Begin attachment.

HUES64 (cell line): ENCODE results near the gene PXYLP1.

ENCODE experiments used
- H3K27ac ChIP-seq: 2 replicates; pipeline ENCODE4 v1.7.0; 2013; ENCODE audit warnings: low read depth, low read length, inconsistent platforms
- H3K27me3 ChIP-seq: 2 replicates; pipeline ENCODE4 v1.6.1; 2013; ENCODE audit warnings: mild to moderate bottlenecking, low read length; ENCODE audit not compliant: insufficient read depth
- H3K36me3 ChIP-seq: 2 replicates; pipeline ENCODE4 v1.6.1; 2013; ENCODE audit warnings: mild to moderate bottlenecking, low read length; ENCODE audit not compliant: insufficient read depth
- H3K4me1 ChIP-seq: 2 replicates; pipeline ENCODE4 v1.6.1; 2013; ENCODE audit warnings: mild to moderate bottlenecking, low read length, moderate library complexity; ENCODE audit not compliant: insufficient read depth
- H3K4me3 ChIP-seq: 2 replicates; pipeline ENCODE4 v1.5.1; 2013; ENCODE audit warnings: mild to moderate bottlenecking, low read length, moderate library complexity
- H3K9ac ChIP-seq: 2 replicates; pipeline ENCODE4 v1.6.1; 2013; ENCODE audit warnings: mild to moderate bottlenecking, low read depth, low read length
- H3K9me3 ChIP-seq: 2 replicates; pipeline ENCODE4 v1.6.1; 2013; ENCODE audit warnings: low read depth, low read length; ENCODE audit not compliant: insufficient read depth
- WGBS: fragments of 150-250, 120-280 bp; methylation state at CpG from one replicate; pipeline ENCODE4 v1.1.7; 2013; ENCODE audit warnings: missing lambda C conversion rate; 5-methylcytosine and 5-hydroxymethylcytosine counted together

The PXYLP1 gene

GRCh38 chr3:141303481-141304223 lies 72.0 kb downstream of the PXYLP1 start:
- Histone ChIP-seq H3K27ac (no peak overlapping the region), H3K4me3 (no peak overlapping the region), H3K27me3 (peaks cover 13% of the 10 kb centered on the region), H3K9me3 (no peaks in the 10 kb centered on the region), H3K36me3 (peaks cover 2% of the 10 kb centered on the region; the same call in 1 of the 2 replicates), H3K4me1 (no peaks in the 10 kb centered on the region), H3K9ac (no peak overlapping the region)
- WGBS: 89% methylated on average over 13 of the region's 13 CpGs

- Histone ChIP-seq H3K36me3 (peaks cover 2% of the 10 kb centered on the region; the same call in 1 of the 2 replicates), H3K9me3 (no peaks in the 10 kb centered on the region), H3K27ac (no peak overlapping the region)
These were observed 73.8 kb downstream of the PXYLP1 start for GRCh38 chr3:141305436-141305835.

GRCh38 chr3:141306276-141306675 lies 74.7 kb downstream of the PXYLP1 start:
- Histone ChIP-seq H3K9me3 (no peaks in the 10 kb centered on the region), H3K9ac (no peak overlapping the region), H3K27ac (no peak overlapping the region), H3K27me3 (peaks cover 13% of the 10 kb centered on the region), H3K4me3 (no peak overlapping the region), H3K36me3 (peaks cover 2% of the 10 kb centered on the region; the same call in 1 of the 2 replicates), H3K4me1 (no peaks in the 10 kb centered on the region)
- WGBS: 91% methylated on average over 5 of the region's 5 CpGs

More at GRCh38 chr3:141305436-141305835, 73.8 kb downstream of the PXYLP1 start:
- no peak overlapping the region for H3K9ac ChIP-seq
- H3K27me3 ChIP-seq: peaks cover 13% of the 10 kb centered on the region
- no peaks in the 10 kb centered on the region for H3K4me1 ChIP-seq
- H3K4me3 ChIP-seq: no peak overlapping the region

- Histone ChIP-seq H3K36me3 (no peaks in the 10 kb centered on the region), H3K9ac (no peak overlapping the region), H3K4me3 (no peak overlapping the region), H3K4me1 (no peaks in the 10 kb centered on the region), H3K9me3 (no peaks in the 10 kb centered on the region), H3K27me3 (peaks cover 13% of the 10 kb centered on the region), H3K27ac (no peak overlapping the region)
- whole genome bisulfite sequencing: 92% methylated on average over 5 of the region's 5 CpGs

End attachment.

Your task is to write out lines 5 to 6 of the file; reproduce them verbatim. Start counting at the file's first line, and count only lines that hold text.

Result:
- H3K36me3 ChIP-seq: 2 replicates; pipeline ENCODE4 v1.6.1; 2013; ENCODE audit warnings: mild to moderate bottlenecking, low read length; ENCODE audit not compliant: insufficient read depth
- H3K4me1 ChIP-seq: 2 replicates; pipeline ENCODE4 v1.6.1; 2013; ENCODE audit warnings: mild to moderate bottlenecking, low read length, moderate library complexity; ENCODE audit not compliant: insufficient read depth